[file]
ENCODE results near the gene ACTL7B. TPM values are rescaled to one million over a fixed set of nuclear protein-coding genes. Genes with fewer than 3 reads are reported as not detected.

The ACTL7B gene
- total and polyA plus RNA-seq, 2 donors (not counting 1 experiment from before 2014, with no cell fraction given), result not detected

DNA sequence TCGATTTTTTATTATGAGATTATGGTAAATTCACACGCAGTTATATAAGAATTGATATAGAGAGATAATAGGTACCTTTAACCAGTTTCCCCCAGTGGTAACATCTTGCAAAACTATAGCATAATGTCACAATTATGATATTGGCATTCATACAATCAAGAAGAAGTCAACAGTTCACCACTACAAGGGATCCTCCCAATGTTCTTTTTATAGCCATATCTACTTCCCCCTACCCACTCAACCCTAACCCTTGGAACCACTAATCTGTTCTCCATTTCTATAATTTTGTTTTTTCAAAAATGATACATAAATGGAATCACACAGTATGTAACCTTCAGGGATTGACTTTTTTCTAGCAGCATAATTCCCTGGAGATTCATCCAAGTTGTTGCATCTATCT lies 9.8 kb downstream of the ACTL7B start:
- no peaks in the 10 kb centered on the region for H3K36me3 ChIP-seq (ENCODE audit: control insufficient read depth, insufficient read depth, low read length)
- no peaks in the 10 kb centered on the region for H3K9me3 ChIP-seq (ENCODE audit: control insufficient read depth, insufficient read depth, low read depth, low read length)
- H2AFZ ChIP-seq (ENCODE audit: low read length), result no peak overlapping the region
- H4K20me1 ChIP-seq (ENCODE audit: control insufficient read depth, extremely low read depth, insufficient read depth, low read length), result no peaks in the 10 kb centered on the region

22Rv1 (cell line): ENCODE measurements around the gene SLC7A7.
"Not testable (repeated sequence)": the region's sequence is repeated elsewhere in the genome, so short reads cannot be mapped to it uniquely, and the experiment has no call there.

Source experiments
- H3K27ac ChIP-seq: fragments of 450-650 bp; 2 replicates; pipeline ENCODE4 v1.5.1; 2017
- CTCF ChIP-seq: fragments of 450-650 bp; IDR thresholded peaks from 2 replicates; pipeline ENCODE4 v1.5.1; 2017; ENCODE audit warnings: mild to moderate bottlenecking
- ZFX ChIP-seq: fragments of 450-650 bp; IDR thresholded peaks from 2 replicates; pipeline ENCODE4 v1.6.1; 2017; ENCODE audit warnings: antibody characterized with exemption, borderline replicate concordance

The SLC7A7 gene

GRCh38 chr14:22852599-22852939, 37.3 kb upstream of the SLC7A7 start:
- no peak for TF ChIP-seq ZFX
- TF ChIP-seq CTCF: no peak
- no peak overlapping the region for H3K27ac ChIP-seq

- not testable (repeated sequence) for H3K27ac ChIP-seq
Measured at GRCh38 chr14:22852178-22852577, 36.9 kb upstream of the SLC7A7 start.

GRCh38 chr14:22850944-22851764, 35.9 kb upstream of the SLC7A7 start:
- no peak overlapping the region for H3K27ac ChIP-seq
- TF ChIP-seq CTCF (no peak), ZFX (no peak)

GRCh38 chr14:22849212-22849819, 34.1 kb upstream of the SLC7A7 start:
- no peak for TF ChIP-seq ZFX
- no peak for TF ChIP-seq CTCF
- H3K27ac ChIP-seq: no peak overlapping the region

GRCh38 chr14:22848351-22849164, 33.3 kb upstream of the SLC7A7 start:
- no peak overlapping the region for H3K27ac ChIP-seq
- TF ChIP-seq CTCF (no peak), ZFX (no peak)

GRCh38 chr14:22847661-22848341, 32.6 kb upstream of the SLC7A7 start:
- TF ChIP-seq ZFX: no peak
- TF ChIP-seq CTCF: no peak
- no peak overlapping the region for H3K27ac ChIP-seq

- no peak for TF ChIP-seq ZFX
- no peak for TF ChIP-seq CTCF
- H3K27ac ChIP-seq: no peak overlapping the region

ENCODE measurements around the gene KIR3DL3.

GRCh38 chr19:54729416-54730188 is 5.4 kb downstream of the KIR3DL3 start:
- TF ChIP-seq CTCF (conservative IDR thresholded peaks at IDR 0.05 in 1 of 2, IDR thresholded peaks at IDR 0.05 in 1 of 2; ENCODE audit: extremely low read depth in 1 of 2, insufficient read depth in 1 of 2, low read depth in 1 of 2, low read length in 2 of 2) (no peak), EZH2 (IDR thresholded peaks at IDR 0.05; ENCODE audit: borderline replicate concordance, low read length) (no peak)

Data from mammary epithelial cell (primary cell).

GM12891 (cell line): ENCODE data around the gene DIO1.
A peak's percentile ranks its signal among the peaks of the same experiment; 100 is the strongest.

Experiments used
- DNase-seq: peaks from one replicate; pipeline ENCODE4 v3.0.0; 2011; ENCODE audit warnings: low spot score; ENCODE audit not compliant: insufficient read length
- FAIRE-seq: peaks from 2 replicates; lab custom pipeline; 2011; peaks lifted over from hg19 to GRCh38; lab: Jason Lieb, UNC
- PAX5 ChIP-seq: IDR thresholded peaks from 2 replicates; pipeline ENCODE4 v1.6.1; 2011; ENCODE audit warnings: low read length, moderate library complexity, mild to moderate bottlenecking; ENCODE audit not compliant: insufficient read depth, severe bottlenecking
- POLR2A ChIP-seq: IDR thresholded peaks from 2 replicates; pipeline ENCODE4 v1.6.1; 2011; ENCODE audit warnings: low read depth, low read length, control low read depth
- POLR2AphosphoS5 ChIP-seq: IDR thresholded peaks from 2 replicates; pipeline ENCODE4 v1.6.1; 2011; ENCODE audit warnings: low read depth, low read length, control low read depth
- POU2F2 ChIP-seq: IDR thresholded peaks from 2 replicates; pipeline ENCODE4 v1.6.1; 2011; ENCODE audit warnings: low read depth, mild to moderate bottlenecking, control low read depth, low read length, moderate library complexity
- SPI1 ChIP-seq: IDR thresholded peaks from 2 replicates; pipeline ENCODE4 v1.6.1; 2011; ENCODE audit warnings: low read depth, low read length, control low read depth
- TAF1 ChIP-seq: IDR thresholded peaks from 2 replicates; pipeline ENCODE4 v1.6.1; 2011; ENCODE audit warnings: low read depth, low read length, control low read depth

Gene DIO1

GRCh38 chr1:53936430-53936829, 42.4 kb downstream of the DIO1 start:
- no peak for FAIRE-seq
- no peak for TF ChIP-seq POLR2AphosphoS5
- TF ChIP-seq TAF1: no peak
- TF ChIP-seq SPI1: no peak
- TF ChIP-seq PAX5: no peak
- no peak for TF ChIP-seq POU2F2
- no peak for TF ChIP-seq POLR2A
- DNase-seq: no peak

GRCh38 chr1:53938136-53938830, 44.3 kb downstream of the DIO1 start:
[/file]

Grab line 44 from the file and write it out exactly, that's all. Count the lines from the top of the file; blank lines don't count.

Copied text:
A peak's percentile ranks its signal among the peaks of the same experiment; 100 is the strongest.